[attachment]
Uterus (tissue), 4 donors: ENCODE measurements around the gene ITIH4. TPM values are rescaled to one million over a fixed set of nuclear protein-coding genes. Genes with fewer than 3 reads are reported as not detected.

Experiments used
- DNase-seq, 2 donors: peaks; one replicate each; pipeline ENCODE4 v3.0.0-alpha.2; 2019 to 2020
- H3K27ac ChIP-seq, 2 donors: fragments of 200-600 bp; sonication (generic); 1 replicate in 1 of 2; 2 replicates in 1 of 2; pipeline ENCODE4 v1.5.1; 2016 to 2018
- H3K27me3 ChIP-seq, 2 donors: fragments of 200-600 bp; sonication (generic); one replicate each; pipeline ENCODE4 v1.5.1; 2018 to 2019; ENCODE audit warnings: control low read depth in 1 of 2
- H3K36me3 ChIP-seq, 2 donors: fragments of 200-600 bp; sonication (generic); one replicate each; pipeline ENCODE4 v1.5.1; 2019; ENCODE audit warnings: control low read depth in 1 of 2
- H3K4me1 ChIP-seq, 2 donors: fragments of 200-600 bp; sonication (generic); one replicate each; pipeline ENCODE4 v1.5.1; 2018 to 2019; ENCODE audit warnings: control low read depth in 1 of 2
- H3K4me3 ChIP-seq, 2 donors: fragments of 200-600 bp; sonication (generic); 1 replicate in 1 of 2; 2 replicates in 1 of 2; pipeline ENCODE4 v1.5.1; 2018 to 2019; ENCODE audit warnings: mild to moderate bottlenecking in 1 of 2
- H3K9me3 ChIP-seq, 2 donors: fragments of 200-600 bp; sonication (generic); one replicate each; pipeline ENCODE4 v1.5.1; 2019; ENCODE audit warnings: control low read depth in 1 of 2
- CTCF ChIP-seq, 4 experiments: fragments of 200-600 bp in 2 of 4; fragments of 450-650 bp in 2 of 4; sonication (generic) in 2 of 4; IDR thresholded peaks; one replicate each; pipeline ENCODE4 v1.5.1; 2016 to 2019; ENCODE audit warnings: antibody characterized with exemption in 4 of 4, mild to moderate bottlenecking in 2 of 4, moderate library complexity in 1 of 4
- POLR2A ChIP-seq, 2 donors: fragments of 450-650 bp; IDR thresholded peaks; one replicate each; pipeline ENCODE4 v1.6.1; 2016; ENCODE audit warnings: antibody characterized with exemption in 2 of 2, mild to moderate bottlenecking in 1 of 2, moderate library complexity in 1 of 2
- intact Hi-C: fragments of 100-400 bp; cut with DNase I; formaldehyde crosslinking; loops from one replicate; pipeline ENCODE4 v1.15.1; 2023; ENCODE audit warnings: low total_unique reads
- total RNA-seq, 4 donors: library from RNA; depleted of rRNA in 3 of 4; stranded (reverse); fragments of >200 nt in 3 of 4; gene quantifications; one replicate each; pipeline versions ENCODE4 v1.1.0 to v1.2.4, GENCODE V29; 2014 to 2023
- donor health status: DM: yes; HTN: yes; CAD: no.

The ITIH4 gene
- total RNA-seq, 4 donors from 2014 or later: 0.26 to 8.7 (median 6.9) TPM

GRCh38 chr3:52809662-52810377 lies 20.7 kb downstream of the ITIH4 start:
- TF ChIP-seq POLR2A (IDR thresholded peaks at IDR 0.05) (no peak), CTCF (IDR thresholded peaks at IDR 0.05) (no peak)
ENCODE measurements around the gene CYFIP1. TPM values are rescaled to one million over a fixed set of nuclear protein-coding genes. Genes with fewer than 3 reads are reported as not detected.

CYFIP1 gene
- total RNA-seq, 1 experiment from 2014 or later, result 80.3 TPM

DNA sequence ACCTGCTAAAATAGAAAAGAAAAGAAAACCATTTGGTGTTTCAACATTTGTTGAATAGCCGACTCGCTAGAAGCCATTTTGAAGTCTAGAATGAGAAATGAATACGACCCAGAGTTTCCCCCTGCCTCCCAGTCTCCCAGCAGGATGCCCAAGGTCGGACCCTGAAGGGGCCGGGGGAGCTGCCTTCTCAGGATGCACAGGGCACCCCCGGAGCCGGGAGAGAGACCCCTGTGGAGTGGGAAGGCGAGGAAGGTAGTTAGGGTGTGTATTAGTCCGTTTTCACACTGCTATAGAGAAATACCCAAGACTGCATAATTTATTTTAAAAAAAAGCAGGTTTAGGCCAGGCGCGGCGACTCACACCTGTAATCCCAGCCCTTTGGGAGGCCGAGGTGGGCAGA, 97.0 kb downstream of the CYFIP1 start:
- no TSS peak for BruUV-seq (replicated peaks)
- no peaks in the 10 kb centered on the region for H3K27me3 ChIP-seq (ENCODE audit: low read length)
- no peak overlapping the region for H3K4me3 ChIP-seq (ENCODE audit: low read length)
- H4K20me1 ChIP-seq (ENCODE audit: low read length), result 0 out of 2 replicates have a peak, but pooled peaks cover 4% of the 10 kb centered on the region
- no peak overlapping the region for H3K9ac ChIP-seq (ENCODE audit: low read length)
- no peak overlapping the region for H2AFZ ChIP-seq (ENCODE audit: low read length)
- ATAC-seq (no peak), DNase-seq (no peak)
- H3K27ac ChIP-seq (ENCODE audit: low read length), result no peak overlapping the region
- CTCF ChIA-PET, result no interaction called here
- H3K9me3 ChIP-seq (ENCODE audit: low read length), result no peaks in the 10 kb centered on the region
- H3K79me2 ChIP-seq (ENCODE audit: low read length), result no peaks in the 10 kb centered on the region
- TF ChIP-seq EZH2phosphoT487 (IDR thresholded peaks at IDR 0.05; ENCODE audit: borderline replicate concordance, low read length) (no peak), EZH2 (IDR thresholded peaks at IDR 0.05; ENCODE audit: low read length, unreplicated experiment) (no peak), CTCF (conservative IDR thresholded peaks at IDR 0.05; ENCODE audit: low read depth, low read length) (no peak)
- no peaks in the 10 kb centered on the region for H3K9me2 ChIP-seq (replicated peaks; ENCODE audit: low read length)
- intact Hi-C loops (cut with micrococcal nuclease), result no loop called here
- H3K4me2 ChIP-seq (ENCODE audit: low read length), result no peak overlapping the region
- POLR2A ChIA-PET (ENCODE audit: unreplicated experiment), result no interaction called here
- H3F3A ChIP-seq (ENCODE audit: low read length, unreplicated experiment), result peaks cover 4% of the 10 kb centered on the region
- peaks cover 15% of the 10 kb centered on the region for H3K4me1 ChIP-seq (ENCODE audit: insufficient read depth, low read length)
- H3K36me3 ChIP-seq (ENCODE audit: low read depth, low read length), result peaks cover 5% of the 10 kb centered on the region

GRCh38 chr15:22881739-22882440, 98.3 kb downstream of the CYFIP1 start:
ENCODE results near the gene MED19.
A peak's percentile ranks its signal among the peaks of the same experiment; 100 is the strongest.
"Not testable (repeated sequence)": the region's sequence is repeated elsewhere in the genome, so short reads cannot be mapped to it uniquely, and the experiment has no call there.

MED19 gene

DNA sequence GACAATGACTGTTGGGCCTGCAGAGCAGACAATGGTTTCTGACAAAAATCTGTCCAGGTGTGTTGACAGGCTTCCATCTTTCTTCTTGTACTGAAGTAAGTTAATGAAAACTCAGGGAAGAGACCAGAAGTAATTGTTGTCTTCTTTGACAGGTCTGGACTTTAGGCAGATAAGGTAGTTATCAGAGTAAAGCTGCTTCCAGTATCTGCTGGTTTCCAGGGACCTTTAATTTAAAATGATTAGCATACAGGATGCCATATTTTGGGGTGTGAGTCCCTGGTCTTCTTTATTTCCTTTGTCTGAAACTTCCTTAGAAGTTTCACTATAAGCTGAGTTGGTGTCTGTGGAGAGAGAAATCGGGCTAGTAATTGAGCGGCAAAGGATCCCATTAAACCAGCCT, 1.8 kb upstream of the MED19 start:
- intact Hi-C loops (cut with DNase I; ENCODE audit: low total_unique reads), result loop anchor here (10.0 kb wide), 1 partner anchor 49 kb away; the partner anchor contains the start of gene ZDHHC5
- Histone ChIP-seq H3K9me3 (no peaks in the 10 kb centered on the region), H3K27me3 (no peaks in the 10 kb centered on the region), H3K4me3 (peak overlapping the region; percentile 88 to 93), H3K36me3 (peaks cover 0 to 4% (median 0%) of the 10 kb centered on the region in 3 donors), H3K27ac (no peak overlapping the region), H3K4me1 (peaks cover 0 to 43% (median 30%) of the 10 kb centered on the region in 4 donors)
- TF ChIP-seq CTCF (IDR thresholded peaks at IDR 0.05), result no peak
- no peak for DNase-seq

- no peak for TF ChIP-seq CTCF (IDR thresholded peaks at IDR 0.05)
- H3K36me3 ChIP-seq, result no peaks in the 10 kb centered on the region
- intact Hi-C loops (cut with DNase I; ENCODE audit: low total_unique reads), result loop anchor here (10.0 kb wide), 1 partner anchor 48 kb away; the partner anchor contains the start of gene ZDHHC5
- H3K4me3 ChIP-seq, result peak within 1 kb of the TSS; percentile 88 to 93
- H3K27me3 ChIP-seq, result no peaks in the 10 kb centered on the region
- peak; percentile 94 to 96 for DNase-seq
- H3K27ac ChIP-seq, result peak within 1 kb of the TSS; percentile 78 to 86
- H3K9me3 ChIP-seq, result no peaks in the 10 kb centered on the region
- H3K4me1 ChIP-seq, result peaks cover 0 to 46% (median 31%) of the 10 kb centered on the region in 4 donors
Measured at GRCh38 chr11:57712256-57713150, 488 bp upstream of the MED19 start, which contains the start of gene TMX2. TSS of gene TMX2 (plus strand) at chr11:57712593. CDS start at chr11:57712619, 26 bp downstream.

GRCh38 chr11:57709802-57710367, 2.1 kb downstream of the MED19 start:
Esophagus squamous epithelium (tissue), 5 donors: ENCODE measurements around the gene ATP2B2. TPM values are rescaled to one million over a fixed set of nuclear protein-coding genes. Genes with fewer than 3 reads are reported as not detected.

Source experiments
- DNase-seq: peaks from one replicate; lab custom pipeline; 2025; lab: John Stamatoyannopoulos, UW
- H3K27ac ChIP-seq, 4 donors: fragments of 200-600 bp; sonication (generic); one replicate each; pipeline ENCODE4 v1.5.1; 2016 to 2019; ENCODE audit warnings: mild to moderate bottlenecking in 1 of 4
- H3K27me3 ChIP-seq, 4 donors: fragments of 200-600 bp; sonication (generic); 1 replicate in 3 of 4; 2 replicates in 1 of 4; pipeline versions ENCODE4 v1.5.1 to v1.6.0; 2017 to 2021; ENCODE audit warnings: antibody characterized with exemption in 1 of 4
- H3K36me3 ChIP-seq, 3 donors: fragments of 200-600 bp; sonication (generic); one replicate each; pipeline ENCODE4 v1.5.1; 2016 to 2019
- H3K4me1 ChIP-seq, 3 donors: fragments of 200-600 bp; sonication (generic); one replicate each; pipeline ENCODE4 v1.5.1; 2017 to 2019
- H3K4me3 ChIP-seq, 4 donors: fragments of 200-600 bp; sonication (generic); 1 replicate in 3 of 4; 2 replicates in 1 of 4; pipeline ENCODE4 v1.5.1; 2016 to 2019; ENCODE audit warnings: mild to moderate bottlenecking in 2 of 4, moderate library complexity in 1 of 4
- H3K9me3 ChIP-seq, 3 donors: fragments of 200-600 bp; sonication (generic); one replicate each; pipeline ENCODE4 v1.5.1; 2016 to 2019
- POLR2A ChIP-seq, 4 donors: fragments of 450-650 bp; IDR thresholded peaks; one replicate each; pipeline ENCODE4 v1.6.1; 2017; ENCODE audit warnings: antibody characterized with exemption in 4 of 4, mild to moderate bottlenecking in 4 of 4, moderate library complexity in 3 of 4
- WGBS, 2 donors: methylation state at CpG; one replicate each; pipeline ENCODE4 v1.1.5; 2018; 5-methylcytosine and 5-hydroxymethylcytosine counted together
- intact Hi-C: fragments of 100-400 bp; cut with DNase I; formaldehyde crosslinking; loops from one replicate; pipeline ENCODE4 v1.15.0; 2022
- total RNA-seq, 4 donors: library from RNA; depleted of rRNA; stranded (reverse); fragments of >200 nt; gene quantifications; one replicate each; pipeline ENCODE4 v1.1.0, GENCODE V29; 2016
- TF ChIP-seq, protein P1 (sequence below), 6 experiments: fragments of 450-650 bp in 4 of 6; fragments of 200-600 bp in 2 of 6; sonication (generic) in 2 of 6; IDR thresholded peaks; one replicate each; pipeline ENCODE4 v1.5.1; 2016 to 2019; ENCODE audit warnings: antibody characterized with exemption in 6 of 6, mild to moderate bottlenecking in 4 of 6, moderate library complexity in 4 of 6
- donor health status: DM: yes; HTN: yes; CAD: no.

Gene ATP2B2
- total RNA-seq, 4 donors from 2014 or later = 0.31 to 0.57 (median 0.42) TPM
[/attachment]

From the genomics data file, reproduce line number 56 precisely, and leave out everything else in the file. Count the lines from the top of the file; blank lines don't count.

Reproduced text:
- H3K27me3 ChIP-seq, result no peaks in the 10 kb centered on the region